The ABCs of College Interviews

August 18, 2015 

college-admissionsIn this article I will provide you with information and tips about the college interview process.

There are three main types of college interviews: evaluative, informational, and financial aid. A college’s admissions office uses an evaluative interview to gather information to supplement the information provided in the student’s application.

Informational interviews are used to recruit students. Financial aid interviews are for discussing the student’s financial obligations and aid options. Financial aid interviews occur only after a student is accepted at a college. Of the three types of interviews, only the evaluative interview affects the admissions decision.

Check with the schools to which you are applying to find out each school’s specific interview policy. A growing number of colleges either no longer offer campus interviews or delegate that task to a network of alumni interviewers. 

Don’t stress out about your interview. The interview tends to confirm the overall impression you have provided in your application. One of the most important aspects of the interview is just being there for it. It is a measure of “demonstrated interest.” In other words, it lets the admissions office know you are seriously considering attending the school. It is also a great opportunity for you to learn more about the school and determine if it’s a good match for you.

Admissions committees realize high school students have little experience interviewing. Prepare for it and take it seriously, but don’t overemphasize the importance of the interview. Take your cues from the interviewer. He may just want you to start off by telling him about yourself, your interests, and your passions. Be relaxed and conversational, as if you were talking to a friend. It should be a give-and-take conversation. Enthusiasm is important so be excited about what you’ve done and where you are going. And don’t forget to enjoy yourself!

Possible Discussion Topics 

  • Courses that interest you most
  • AP or honors courses
  • Awards and honors
  • Sports, clubs, music, school government, community service (very important), etc.
  • Make sure to discuss several of your interests, not just one
  • Show that you are willing to take on responsibilities, and that people place their trust in you

Be prepared to answer the question “Why would you like to attend this school?” Learn about the college by taking a campus tour, visiting its website, and reading its brochures. Find out how many students attend, what the faculty to student ratio is, and what departments are its strong suits. If the school has well-known professors in the particular department you are interested in, mention that.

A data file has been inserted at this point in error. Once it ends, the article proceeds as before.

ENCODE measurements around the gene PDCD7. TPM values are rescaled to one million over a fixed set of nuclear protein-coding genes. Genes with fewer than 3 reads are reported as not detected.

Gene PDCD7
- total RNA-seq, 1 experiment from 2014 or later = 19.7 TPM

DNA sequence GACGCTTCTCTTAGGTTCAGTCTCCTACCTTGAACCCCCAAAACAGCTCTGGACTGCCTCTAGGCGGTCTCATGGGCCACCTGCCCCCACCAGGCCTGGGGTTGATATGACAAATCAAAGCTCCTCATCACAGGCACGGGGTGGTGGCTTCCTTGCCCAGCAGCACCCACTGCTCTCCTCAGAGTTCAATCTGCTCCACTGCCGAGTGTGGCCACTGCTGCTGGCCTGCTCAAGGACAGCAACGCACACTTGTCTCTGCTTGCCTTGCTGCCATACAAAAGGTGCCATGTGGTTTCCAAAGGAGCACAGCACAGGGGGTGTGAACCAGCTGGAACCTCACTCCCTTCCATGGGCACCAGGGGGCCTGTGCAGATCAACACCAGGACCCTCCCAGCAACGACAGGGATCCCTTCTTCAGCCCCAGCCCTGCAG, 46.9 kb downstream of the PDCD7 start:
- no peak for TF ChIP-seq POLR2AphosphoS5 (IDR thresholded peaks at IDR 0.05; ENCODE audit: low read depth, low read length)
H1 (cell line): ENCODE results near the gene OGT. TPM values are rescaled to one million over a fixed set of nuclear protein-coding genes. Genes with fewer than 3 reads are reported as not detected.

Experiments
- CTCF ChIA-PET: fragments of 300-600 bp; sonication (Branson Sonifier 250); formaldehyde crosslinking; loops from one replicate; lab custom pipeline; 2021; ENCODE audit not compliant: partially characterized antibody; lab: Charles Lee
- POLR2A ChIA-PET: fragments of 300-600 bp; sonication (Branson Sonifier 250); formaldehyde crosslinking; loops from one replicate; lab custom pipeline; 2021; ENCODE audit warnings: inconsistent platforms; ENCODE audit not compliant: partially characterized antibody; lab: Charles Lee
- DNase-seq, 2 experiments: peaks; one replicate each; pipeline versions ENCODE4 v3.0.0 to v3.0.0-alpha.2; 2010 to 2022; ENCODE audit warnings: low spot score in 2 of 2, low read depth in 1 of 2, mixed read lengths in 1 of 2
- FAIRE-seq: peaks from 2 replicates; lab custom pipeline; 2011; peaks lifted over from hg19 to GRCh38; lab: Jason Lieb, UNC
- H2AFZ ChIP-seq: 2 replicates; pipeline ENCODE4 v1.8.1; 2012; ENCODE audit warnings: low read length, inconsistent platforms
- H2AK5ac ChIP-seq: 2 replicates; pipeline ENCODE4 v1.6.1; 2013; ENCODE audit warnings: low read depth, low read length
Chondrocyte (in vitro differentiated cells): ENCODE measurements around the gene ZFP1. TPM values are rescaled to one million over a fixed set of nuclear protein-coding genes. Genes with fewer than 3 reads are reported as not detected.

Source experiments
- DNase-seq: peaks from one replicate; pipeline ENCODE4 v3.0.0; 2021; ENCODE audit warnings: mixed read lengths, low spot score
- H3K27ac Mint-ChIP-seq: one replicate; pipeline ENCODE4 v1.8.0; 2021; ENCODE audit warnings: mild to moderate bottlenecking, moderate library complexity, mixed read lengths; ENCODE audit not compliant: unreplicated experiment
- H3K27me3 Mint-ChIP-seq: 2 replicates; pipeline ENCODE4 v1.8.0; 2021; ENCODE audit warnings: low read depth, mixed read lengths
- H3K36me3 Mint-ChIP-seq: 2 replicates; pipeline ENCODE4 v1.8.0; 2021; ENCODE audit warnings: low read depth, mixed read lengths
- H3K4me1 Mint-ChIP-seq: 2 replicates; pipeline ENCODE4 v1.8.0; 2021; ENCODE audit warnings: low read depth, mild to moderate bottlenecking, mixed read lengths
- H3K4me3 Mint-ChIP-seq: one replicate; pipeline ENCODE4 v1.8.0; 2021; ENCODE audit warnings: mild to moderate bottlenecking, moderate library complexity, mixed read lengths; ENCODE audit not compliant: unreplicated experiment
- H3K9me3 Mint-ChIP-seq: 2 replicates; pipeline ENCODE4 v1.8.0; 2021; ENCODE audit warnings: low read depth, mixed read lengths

College Interview Tips

  • Be prompt for your interview. Arrive at least 5-10 minutes early.
  • Dress appropriately (no jeans!).
  • Bring a pen, a notepad, and a list of questions you want to ask.
  • Discuss the achievements that are most important to you and include the reason for their importance.
  • Be able to discuss honestly any facet of your record, such as grades, scores, recommendations, etc.
  • Be able to discuss your interests, hobbies, and future plans.
  • If you’re not sure of your career or vocational choice, don’t be afraid to say so.
  • Write a note of thanks to the admissions officer as soon as you return home. (Be sure to write down his or her name in your notes!)

Sample Questions Asked by College Admissions Staff 

  • What is it about our school that intrigues you?
  • Name three characteristics that describe you.
  • If you could do anything to change the world, what would you change and why?
  • Where do you see yourself in ten years?
  • What accomplishment are you most proud of?
  • What is the biggest challenge you have faced?
  • If you could have lunch with anyone in the world, who would it be?
  • What are you interested in studying?
  • What would you change about your school if you had the power to do so?
  • Why do you think you are a good match for my college?
  • What do you do in your spare time?
  • If you had a time machine and could go back and change history, to what time period would you go and what would you do?
  • What is your favorite book?
  • What person, place, or book has influenced your life?

Some Sample Questions You Can Ask

  • What type of housing is available to freshmen?
  • If there are fraternities or sororities, how important are they to the social life on campus and what percent of students belongs to them?
  • Do all students eat in the college cafeteria? Is there a meal plan?
  • How do you assign roommates?
  • What kinds of special services are available to students? Health? Psychological? Educational and job placement?

I hope this information proves useful to you when it’s your turn to apply to college.

This article was written by Barry Sysler, Ph.D. Unfortunately, Dr. Sysler passed away in 2014. 


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